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Core Values: Your Key To A Happy Career Life

By Benjamin Caruncho III

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24 Sep 2013 Print This Post Print This Post

    Photo: www.photoxpress.com.

    It was in late 2008 that I discovered something I didn’t know I had all along in my “career utility belt.” For seven years, I filled my ”utility belt” (resume) with an assortment of seemingly practical but incoherent items: work experience, seminars, sidelines, and even hobbies. Then, in my return to full-time teaching, I realized I had something that will truly buckle the belt.

    Those are my personal core values. And they helped me define my career direction, survive mistakes, carry the combined burdens of being a family breadwinner and teacher to hundreds of students, and, be happy with the end results.

    I wish to share with everyone how identifying and living by one’s core values helps one to achieve his/her desired success—both in career life and life in general.

    How did I know I even had core values?

    It was September 2008 when I considered applying in St. Paul University Quezon City in response to a dare by an outgoing friend. I eventually passed the hard tests, but, it’s the substance of what I wrote on the essay part that’s worth remembering. Many say essays are “unflunkable”, but I was thinking at that time it could spell the difference between a successful and a failed university teaching application.

    When the essay asked what I could contribute to the institution, this was what I wrote (though not the exact words):

    “I believe my values will guide me. My whole life is built on these four-fold core values…the spiritual, the academic, the athletic and the need to be surrounded with good friends.”

    My core values, your guide to writing yours

    Writing a stuff of legend was never my intention, but I did elaborate to help my evaluators decide if I’m a good fit to teach and lead their students. In my belief, it shouldn’t take one long to put one’s core values in writing. Explicitly stating one’s core values does assume that one grew up embracing—in whole or parts—the values systems of parents and institutions during one’s formative years.

    • Spiritual – I value the Almighty God, His Church and its doctrines. I recognize the Creator as the source of righteous might and wisdom; my guide in the decisions I make that impact the lives of many.
    • Academic – I value life-long learning and scholasticism. Many people depend on me. I thus see the need to stay informed to improve my decisions and judgments. I also see the need to architect a vision of the future that can benefit many.
    • Athletic – I value good health and physical fitness. I see the need to stay strong and healthy as my household’s most capable breadwinner, and society’s dependable servant. The youth will see in me a person free from vice, and close to the original state God had intended for man.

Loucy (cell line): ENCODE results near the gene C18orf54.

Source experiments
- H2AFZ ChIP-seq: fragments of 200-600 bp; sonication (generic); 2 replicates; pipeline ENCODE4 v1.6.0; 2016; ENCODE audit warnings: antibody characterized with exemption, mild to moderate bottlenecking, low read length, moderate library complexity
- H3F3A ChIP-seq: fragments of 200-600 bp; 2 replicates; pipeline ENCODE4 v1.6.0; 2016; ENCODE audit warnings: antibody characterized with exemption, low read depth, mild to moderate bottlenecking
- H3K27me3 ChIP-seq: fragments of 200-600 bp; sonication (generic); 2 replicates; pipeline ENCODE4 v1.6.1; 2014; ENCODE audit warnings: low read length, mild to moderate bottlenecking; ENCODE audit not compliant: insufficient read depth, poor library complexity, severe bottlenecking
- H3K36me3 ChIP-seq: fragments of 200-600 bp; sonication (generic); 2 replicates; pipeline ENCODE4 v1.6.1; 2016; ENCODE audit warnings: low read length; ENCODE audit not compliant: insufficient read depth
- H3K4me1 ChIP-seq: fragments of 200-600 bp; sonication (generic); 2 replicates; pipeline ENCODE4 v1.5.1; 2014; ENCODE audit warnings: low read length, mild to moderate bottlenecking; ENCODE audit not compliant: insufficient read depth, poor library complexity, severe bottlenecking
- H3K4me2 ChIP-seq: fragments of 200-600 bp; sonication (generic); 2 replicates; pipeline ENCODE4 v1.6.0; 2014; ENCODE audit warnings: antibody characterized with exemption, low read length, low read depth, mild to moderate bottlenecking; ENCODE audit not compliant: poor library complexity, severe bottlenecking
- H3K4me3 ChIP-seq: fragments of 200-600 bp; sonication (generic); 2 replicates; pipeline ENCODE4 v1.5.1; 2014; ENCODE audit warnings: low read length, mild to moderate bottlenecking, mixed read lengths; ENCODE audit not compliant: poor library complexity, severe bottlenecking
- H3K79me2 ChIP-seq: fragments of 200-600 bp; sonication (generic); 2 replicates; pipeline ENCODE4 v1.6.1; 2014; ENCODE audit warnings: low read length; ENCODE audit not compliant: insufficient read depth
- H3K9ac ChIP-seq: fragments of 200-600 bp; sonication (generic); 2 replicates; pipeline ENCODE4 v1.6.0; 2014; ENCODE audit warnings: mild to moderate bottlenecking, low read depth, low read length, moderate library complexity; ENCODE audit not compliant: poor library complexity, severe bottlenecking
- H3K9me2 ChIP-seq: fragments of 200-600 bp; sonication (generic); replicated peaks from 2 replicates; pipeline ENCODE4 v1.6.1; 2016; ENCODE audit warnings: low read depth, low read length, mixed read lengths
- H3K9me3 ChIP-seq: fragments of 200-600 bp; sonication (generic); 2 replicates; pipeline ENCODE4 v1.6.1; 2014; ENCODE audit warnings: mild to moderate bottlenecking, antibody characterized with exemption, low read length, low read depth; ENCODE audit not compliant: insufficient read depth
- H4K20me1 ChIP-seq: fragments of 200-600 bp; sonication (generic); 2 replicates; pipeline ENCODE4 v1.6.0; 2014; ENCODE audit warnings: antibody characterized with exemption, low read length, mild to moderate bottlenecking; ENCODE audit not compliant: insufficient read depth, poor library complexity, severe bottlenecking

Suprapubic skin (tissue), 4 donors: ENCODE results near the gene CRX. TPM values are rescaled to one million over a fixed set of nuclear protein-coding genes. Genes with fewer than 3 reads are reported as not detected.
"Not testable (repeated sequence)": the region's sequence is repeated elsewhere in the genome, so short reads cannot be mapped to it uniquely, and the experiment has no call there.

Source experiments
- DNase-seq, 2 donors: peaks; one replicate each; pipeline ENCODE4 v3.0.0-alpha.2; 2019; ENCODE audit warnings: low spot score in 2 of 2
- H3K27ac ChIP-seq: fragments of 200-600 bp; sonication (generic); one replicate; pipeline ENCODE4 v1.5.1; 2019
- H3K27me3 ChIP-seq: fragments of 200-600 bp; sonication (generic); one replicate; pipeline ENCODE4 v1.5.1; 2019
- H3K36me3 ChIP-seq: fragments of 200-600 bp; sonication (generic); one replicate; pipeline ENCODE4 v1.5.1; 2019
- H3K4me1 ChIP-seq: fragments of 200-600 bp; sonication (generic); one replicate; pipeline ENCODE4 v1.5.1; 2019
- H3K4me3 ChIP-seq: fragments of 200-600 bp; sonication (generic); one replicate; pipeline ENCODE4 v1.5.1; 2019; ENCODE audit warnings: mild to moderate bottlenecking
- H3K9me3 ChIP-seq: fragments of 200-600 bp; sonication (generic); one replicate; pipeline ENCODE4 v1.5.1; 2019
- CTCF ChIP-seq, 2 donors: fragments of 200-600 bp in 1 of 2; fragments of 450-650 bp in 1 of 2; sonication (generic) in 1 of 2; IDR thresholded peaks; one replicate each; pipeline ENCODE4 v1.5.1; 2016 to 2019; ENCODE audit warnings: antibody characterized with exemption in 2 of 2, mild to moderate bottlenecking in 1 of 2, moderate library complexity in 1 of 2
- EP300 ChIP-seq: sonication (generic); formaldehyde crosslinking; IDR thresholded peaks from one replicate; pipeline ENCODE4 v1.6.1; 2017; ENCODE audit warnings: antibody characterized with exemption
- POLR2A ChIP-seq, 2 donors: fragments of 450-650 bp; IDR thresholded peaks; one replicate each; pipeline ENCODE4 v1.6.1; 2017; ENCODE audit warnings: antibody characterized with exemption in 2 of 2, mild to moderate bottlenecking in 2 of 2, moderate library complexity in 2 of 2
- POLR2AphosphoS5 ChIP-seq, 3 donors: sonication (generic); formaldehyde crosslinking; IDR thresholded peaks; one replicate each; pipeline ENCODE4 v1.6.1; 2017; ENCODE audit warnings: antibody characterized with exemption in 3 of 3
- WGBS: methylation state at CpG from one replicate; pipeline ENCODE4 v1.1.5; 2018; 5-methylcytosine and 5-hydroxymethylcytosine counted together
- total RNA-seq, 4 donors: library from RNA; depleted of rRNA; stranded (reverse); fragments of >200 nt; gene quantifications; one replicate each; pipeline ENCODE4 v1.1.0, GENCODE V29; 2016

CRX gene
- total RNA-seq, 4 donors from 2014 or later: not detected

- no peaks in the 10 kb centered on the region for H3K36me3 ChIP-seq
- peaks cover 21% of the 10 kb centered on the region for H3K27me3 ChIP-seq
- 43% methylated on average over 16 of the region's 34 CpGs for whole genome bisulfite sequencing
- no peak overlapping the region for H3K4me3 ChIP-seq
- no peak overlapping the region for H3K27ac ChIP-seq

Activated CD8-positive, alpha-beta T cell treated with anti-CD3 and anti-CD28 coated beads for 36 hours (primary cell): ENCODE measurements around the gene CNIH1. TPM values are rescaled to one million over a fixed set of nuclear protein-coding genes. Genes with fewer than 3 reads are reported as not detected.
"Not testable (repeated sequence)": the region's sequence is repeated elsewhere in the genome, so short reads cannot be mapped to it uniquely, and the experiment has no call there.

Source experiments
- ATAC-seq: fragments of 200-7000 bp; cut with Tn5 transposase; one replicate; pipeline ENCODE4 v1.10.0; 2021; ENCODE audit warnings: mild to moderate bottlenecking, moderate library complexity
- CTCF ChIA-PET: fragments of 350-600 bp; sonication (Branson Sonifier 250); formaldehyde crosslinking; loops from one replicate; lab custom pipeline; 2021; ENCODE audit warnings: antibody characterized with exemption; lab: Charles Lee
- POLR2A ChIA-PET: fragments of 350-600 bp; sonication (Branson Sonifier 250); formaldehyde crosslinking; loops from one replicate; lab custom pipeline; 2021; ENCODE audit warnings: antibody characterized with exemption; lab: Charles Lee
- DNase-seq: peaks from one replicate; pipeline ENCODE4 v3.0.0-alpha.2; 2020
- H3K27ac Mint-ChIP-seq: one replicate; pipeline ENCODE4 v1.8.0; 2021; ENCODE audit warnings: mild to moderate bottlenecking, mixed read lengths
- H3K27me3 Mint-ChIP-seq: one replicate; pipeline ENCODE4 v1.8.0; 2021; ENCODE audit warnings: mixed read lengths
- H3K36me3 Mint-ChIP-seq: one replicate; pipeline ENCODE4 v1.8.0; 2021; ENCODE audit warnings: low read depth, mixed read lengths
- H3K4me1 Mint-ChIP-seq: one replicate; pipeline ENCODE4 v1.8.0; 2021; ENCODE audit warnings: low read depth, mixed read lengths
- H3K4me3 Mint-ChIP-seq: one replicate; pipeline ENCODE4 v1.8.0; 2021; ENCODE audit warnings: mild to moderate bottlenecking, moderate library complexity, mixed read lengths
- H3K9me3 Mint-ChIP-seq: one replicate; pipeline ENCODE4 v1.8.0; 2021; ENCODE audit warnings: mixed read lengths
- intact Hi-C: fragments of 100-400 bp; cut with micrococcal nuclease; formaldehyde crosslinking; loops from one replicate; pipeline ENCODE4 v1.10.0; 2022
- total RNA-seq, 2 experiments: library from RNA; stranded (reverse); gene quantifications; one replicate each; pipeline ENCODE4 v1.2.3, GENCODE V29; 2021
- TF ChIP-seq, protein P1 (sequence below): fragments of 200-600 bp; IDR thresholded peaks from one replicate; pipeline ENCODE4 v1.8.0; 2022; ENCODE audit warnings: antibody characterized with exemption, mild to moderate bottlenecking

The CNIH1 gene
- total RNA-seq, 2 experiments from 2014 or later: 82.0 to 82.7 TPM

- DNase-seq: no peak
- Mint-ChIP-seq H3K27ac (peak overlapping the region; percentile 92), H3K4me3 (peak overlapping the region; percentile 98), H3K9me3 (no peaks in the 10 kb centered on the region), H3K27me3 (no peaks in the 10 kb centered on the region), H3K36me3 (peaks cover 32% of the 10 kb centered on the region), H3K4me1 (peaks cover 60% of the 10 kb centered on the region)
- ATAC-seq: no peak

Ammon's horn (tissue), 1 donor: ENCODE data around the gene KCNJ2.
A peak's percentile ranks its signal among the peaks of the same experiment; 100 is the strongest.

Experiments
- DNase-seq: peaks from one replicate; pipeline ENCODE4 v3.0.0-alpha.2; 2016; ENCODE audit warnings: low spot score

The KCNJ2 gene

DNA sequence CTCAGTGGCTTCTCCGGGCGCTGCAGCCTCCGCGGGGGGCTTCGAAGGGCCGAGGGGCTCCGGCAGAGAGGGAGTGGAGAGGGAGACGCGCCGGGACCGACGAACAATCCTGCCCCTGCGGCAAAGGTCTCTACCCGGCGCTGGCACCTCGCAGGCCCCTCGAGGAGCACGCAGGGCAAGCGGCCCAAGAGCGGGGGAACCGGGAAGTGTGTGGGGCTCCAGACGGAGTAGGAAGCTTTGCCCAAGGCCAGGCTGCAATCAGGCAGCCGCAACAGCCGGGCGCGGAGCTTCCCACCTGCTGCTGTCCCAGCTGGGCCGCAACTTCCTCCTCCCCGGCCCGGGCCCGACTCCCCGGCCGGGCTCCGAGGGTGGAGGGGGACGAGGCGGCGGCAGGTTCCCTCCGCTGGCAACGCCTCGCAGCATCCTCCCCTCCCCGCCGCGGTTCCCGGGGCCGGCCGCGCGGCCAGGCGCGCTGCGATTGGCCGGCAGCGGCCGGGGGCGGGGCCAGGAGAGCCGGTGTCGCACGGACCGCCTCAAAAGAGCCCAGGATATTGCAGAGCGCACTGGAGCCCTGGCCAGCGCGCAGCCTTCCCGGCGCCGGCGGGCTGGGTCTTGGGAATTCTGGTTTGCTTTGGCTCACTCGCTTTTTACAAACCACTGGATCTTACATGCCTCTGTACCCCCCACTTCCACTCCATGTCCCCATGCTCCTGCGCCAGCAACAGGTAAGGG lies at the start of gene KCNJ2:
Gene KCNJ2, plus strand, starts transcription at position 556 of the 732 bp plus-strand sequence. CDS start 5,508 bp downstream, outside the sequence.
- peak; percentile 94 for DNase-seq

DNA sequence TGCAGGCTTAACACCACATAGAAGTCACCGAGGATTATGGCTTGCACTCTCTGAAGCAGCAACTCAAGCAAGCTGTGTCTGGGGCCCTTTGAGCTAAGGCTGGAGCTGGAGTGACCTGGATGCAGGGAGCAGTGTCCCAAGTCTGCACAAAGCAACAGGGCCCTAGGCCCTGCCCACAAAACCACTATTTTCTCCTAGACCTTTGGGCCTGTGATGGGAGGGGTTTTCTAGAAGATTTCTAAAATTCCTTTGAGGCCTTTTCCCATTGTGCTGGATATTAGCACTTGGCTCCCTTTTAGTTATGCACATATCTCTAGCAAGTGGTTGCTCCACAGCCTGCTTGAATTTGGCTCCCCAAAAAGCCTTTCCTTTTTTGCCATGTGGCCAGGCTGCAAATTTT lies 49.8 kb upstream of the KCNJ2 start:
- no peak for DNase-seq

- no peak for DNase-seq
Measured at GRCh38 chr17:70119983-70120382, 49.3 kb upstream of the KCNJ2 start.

• Social – I value family, friends and a healthy support structure. I recognize the fact that I wouldn’t have gotten this far in life had it not been for the good people who became my moral beacons.

    Where my core values got me

    My core values have been influencing my career decisions even before I knew it. When I was younger, my first job was just a means for earning a living. Beyond that, work seemed to have no other purpose. Many have also told me to go abroad and profit from the stints. Some even told me to run for public office.

    I, instead, chose to listen to that inner voice telling me to serve my country through the spreading of useful knowledge, but without compromising my household’s needs and my own. As the years went by, my job was maturing into a career, and my career was maturing into a vocation. Little did I realize, I was maturing too: from a person who merely goes to his job to win bread for his home, to a career professional who sees his participation in the development of his country.

    I have been a technology professional and teacher since 2001. The thrill of work is not confined to the generation of income alone. Beyond income is a higher purpose that engrosses one to professionally improve. And if you believe that your other personal values are interconnected in one way or another, an improvement in one life aspect helps to improve the others. The whole you improves as a result. Your improved disposition at work encourages others to improve too, without you even telling them.

    I encourage you to know what you value most in life and how your individual personal values interrelate with each other. Then, discover how an integrated values system can help you better connect with the world around you—and see yourself as an important cog in the engine of life.



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